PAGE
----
TRAVERSE CITY — Northern Michigan singer-songwriter Caroline Barlow described it as “a dream come true.”

Grand Rapids-based artist Loren Johnson called it “honestly magical.”

More than 200 Michigan artists — live-streaming their sets from stages, living rooms and studios from across the state — created virtual enchantment during the five-day Spread the Music Festival, which wrapped up March 28 with a home-grown set by The Verve Pipe’s Brian Vander Ark.

Hosted for the second year by the Michigan Music Alliance, the online festival drew thousands of viewers from across the globe and raised more than $10,200 in donations for the Michigan Artist Relief Fund, which assists musicians in need.

Elle Lively, the alliance’s executive director, noted that more donations and grant funds are expected to further bolster the fund in coming weeks.

Starting May 1, Michigan musicians seeking financial support can start applying for grants from that fund.

Despite occasional technical glitches, the ambitious late-March undertaking showcased Michigan’s prodigious musical talent.

Solo artists and bands performed from a multitude of Michigan locations, including Crooked Tree Arts Center in Petoskey, Listening Room in Grand Rapids, Seven Steps Up in Spring Lake and 20 Front Street in Lake Orion.

The Michigan Music Alliance Facebook page alone reached more than 77,000 people during the festival, with 40,000-plus additional viewers tuning in on artist and venue pages.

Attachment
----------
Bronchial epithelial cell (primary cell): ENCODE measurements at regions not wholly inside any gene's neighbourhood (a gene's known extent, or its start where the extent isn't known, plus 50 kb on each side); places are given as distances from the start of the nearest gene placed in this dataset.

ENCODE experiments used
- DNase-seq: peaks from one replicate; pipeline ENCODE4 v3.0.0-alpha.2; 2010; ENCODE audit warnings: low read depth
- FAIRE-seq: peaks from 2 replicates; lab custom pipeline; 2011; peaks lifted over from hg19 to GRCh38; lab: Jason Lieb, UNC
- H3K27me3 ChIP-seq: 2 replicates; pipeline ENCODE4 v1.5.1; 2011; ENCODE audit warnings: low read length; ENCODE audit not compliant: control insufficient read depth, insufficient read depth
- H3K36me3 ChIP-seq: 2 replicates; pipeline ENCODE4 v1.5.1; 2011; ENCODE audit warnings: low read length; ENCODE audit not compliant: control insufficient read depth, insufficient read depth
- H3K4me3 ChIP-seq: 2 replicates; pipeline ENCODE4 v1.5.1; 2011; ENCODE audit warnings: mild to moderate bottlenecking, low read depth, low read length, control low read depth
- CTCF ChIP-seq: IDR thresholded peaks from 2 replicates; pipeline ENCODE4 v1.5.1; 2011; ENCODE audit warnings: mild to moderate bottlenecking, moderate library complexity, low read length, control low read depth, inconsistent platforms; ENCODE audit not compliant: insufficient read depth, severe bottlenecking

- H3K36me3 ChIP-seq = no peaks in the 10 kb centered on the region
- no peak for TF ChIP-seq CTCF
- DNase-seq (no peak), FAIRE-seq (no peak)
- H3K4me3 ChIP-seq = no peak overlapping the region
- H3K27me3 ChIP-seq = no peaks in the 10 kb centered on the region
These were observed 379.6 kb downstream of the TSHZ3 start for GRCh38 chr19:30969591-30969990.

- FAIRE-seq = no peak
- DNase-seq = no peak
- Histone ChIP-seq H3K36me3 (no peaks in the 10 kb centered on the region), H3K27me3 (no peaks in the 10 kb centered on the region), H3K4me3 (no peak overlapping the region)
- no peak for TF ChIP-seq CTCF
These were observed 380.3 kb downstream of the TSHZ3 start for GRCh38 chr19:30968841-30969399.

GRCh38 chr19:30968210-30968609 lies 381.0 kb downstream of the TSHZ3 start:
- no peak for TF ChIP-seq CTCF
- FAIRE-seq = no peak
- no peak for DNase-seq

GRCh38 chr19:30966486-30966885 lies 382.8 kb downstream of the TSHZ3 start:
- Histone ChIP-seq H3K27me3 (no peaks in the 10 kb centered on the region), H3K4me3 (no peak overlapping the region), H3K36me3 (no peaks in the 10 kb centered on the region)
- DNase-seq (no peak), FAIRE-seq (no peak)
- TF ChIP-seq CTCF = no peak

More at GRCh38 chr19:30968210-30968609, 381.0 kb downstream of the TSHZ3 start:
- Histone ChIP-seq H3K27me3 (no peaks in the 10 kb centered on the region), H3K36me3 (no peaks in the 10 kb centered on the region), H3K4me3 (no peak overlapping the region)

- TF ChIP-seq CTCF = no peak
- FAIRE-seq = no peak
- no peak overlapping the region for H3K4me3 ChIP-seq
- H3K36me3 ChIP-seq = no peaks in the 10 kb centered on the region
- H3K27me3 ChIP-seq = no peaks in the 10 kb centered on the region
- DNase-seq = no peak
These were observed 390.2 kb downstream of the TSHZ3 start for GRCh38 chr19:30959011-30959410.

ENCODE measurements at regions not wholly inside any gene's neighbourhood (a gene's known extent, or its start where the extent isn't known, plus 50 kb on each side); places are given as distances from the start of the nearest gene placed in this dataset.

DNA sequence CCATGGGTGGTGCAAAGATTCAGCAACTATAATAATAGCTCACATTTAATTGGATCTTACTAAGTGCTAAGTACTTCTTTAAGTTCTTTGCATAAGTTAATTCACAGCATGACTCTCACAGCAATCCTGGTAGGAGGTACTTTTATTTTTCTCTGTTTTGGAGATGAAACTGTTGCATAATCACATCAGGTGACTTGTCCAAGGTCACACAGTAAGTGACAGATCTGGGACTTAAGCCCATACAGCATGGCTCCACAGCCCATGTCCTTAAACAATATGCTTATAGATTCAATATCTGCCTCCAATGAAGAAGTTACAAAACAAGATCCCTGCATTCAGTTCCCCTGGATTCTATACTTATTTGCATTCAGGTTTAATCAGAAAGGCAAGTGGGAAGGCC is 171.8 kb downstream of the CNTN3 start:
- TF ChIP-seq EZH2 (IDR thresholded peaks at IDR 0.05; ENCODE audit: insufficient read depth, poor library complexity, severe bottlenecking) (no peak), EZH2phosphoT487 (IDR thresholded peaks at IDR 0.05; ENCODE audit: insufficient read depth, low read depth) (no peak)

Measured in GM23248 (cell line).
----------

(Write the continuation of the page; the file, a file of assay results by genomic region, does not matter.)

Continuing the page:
“My heart is so full, being in this room with not only amazing musicians but my friends and community members,” Johnson said during the closing night’s Listening Room session, which also featured Mark Lavengood, Emilee Petersmark, Stovepipe Stover, Hannah Laine and northern Michigan’s Ben Traverse.

“For a lot of us, the Listening Room was one of the last stages we played (before the pandemic shutdown). To have the vaccine rollout coming and to be able to mingle a little more, to have this stage be the first stage we play on the way back up is really full circle and beautiful. It’s honestly magical.”

Traverse City’s The Accidentals, whose night three headlining set attracted nearly 5,000 viewers on Facebook, followed up their standout performance by debuting a new music video for the song, “Night Train,” later the same night.

Most of the performers throughout the five-day festival expressed gratitude for the opportunity to play and support a good cause.

“I’m just so stoked to have the opportunity to be here,” Petoskey singer-songwriter Caroline Barlow saidduring her Night Two set with northern Michigan artists Charlie Millard, Elizabeth Landry, Robin Lee Barry, Bruce Smith, Sean Miller and Holly Keller-Thompson at Petoskey’s Crooked Tree Arts Center.

“It’s a dream come true.”

For many Michigan musicians, that dream has been possible due to the support of the Michigan Music Alliance, which stepped in last year to assist them after the pandemic derailed their tours and income. Fans can donate to the relief fund online at

Email John Sinkevics at

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